A running series from Statistics New Zealand helping us make sense of political polls…
No matter how often we deny it, results from political polls make irresistible reading. But the most important information is often in the last line of the story — if you’re lucky.
A survey in November reported ’little change in the ratings for the two large political parties’. News bulletins told us support for National was ’down 1 point’ and support for Labour was ’down 2 points’. But the Greens got ’a significant three-point boost’.
But the last line of the report read: ’The poll of 1000 voters had a margin of error of 3.1 percent.’ Which means the poll did not confidently indicate any change at all, even for the Greens.
So what is a ‘margin of error’? It’s a measure of how accurately the results of a poll reflect the views of the whole ‘population’. In a political poll, the whole ’population’ means all potential voters. The margin of error tells you how confident you should be about drawing conclusions from the results.
For example, let’s say Party A is supported by 50 percent of those polled. If the margin of error is 3 percent, you can be 95 percent confident that the true value of Party A’s support is somewhere between 53 percent and 47 percent.
Let’s say Party B had 47 percent support. The true value of their support is somewhere between 50 percent and 44 percent.
The bands for Party A and Party B overlap. What we’ve got is a ‘statistical dead heat’ — we can’t separate the parties with much confidence. In fact, they could both be on 50 percent.
If we look at the extremes, there’s a good chance that Party A could be rating as high as 53 percent and Party B as low as 44 percent – so Party A could be as much as 9 points ahead. But it could also be 3 points behind. We just can’t tell for sure.
It generally takes a sample of just over 1,000 to get a margin of error of about three percent. You can decrease the margin of error by polling more people, but the more you poll, the more it costs. And to reduce the margin of error a little bit, you have to increase the number of people polled by a lot.
If a poll doesn’t declare its margin of error, be very careful about drawing conclusions from the results. It could be like deciding the winner of a close horse race from a grainy photograph.
A majority of whom?
Opinion pollsters love to be able to report that ’a majority’ supported or opposed something. But what about the ones who didn’t care either way?
Take a survey that asked ’Do you think lettuce is good for your health?’.
Let’s say you ask 100 people and 45 say ’yes’ and 35 say ’no’. The other 20 apparently didn’t know, didn’t care, didn’t want to be bothered by a surveyor, or asked something awkward like ’What variety of lettuce?’.
How do you report results from this survey? The 45 who said ‘yes’ make up 56 percent of the 80 people who had an opinion. So on the surface, especially if you are promoting the health benefits of lettuces, you could conclude ’most people think lettuce good for their health’.
But shouldn’t you include those whose opinion you don’t know about? That would mean only 45 percent think lettuce good is for their health. You have not proved that ’most people think lettuce good for their health’.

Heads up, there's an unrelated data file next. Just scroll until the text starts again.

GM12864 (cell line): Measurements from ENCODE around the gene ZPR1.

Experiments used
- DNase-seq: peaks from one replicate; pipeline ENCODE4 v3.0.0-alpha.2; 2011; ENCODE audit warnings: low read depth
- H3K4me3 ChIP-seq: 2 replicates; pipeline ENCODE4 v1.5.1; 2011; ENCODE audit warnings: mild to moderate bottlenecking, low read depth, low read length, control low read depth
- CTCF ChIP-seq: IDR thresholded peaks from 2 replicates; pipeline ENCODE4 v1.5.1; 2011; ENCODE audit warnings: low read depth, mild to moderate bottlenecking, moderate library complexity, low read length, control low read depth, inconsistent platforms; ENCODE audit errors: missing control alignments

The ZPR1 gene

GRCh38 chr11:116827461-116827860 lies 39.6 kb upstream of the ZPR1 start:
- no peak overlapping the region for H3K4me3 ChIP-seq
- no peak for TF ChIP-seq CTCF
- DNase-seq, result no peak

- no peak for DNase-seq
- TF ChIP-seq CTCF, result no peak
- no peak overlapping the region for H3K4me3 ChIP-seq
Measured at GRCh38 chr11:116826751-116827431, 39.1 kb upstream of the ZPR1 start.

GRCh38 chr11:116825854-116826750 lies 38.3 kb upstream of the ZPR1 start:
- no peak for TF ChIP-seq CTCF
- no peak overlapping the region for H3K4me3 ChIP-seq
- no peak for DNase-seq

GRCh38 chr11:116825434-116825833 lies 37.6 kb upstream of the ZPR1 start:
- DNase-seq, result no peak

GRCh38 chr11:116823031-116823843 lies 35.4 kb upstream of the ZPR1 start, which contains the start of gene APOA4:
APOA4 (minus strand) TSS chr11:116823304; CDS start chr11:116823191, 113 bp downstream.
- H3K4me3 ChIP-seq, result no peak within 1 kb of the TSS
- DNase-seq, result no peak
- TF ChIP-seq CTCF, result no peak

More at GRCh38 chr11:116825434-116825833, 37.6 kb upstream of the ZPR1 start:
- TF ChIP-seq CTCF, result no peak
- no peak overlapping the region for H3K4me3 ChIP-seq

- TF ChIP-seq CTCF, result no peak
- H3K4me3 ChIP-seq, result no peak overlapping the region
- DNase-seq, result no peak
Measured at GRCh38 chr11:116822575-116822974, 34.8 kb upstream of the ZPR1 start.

Unpack those averages
Then there’s the story about the man with his head in the oven and his legs in the freezer. He reckoned he’d be fine – his average temperature was about normal.
Just before Christmas, we heard there was ’no overall change in average weekly expenditure on housing’ in the year to June 2009. This would have come as a surprise to many who were renting, but also to many with mortgages.
They needed to read on. It cost more to rent but less to pay off a mortgage. Rents were up 8.1 percent but mortgage payments were down (mortgage principal repayments were down 7.1 percent and interest payments were down 2.8 percent). It was the old averages trick — some numbers go up and some go down, but the average stays the same.
At the same time we heard average household income was up 5.6 percent. That would have surprised lots of people too.
Of course, you don’t need an increase across the board to increase an average. If some earners get an increase and some don’t, the average will go up. If lots of well paid people lose their jobs and others don’t, the average will go down, and vice-versa.
In fact, fewer people received a wage or salary in the year to June 2009. There was more total money earned (up by 8.2 percent), but it was shared across slightly fewer people (down 1 percent). Also, there were fewer people in the lower income brackets (below $44,300) and more in the higher income brackets.
Some people had a wage increase, some would have had no increase, and others dropped out altogether, so the average income increased.
Compared with what?
The price of food fell in November 2009. Food prices were down for the fourth month in a row. That hadn’t happened since 2004. So why were you not dancing in the confectionary aisle? Maybe you know about the folly of short-term comparisons.
But food prices were only 0.9 percent higher than a year before. That was the smallest annual increase since 2005. Surely that was good news?
Maybe you remember that the latest prices were still 11.4 percent higher than they were two years ago. If anything is up or down, always ask ’Compared with what?’.
People who watch their weight know about comparisons. Losing five kilograms last month sounds great – you can congratulate yourself. But you should also face the facts – you are still 15 kilos heavier than you were a year ago.